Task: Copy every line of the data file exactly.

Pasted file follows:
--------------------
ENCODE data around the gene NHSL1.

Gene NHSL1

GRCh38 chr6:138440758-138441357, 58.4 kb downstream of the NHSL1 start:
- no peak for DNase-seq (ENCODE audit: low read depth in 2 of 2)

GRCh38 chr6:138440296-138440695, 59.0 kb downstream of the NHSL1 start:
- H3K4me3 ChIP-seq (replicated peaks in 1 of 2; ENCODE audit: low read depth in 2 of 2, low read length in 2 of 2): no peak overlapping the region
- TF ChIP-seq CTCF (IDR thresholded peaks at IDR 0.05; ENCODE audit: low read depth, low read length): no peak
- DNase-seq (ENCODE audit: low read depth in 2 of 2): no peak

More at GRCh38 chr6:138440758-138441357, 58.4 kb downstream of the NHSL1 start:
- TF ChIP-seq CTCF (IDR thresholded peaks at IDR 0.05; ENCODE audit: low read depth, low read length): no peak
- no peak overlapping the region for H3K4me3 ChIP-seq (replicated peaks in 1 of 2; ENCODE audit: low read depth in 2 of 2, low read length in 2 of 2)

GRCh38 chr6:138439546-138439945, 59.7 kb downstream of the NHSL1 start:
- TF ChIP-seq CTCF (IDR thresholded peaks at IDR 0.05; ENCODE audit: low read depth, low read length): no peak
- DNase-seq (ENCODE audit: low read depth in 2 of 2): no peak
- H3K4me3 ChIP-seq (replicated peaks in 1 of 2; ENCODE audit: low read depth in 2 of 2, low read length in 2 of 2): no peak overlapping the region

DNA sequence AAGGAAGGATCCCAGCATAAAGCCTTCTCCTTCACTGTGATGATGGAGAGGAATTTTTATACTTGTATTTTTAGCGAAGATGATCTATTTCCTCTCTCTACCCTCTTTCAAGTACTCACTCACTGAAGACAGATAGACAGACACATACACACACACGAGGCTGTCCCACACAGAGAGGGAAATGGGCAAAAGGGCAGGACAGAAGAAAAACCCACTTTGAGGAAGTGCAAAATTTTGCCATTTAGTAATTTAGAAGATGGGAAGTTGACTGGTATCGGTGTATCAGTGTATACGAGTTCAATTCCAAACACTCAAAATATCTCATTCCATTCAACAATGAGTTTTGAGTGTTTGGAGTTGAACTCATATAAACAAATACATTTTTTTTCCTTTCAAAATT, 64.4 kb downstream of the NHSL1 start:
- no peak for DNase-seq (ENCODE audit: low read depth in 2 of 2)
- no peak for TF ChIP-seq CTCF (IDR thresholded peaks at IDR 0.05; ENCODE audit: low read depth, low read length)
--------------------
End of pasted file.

ENCODE data around the gene NHSL1.

Gene NHSL1

GRCh38 chr6:138440758-138441357, 58.4 kb downstream of the NHSL1 start:
- no peak for DNase-seq (ENCODE audit: low read depth in 2 of 2)

GRCh38 chr6:138440296-138440695, 59.0 kb downstream of the NHSL1 start:
- H3K4me3 ChIP-seq (replicated peaks in 1 of 2; ENCODE audit: low read depth in 2 of 2, low read length in 2 of 2): no peak overlapping the region
- TF ChIP-seq CTCF (IDR thresholded peaks at IDR 0.05; ENCODE audit: low read depth, low read length): no peak
- DNase-seq (ENCODE audit: low read depth in 2 of 2): no peak

More at GRCh38 chr6:138440758-138441357, 58.4 kb downstream of the NHSL1 start:
- TF ChIP-seq CTCF (IDR thresholded peaks at IDR 0.05; ENCODE audit: low read depth, low read length): no peak
- no peak overlapping the region for H3K4me3 ChIP-seq (replicated peaks in 1 of 2; ENCODE audit: low read depth in 2 of 2, low read length in 2 of 2)

GRCh38 chr6:138439546-138439945, 59.7 kb downstream of the NHSL1 start:
- TF ChIP-seq CTCF (IDR thresholded peaks at IDR 0.05; ENCODE audit: low read depth, low read length): no peak
- DNase-seq (ENCODE audit: low read depth in 2 of 2): no peak
- H3K4me3 ChIP-seq (replicated peaks in 1 of 2; ENCODE audit: low read depth in 2 of 2, low read length in 2 of 2): no peak overlapping the region

DNA sequence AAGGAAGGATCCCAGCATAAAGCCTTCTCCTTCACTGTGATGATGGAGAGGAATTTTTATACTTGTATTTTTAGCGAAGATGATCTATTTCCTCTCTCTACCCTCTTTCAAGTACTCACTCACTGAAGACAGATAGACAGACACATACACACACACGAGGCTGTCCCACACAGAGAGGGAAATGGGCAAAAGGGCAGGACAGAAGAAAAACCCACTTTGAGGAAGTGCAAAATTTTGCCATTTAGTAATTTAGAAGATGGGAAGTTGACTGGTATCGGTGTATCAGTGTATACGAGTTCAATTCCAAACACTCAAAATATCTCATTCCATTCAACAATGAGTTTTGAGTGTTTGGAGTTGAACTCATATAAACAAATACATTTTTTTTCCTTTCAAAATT, 64.4 kb downstream of the NHSL1 start:
- no peak for DNase-seq (ENCODE audit: low read depth in 2 of 2)
- no peak for TF ChIP-seq CTCF (IDR thresholded peaks at IDR 0.05; ENCODE audit: low read depth, low read length)